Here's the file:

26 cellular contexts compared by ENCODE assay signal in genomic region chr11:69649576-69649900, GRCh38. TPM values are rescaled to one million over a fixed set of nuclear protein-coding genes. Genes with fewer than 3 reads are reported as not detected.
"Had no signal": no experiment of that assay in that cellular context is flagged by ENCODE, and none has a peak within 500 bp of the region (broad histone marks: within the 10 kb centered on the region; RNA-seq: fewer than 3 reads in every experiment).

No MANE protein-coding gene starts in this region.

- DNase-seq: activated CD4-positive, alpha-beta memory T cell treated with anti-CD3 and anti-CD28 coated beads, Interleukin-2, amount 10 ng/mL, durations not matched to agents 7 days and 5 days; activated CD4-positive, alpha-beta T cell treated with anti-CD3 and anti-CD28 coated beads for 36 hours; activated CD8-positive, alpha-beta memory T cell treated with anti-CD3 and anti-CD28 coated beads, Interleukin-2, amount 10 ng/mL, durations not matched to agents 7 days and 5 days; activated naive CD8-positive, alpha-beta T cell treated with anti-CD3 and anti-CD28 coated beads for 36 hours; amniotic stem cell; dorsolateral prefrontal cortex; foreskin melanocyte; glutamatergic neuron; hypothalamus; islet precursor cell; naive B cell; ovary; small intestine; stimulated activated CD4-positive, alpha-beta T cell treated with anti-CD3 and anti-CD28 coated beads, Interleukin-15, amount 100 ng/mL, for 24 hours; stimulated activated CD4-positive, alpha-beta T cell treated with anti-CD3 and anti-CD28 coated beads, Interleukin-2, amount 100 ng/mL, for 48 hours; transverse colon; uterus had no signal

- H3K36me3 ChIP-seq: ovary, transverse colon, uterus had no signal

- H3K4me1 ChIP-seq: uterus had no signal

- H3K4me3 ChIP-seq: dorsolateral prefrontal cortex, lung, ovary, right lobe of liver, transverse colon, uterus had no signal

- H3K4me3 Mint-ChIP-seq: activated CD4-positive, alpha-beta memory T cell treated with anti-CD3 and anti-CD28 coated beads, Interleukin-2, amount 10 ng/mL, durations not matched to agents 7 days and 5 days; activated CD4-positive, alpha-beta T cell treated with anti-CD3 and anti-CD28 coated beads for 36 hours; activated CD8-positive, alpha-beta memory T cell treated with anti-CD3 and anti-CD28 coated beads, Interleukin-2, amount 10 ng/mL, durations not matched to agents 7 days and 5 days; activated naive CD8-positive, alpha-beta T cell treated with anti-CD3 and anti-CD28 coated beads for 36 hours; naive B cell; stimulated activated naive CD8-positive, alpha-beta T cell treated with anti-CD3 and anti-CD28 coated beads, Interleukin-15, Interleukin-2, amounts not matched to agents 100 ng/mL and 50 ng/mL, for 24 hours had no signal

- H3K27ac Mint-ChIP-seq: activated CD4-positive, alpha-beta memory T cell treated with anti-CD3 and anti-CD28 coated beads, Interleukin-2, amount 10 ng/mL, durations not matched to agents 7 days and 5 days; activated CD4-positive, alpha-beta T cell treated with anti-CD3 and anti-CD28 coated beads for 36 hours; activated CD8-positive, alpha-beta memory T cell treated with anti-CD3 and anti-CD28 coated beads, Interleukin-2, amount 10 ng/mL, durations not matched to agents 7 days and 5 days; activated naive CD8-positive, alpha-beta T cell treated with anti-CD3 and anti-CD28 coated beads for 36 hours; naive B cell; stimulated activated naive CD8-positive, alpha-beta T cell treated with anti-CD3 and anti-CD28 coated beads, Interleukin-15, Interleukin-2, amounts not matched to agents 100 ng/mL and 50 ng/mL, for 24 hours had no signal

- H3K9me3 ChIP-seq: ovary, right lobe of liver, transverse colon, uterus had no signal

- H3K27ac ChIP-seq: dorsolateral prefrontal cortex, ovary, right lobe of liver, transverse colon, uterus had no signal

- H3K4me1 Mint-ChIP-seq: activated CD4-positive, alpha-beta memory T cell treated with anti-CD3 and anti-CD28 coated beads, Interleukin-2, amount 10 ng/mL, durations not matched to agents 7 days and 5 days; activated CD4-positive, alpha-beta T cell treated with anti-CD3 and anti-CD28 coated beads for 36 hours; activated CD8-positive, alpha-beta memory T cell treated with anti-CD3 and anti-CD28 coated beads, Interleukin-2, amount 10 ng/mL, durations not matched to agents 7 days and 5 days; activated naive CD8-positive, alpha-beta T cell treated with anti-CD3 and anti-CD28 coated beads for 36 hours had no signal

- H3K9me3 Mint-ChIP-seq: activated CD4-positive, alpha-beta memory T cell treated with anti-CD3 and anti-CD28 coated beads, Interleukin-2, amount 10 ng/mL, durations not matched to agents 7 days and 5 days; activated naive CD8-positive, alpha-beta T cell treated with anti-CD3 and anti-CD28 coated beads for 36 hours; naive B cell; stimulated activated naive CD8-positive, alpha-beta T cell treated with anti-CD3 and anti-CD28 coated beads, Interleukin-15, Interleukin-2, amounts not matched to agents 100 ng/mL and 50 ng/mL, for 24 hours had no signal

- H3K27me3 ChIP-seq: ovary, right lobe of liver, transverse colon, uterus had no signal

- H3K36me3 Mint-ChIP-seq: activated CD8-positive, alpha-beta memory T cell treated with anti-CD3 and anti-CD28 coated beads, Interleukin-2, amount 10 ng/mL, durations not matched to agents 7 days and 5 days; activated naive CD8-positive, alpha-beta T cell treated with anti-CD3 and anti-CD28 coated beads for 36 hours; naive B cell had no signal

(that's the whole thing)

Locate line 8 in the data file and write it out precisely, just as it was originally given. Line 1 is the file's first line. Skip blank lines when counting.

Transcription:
- H3K4me3 Mint-ChIP-seq: activated CD4-positive, alpha-beta memory T cell treated with anti-CD3 and anti-CD28 coated beads, Interleukin-2, amount 10 ng/mL, durations not matched to agents 7 days and 5 days; activated CD4-positive, alpha-beta T cell treated with anti-CD3 and anti-CD28 coated beads for 36 hours; activated CD8-positive, alpha-beta memory T cell treated with anti-CD3 and anti-CD28 coated beads, Interleukin-2, amount 10 ng/mL, durations not matched to agents 7 days and 5 days; activated naive CD8-positive, alpha-beta T cell treated with anti-CD3 and anti-CD28 coated beads for 36 hours; naive B cell; stimulated activated naive CD8-positive, alpha-beta T cell treated with anti-CD3 and anti-CD28 coated beads, Interleukin-15, Interleukin-2, amounts not matched to agents 100 ng/mL and 50 ng/mL, for 24 hours had no signal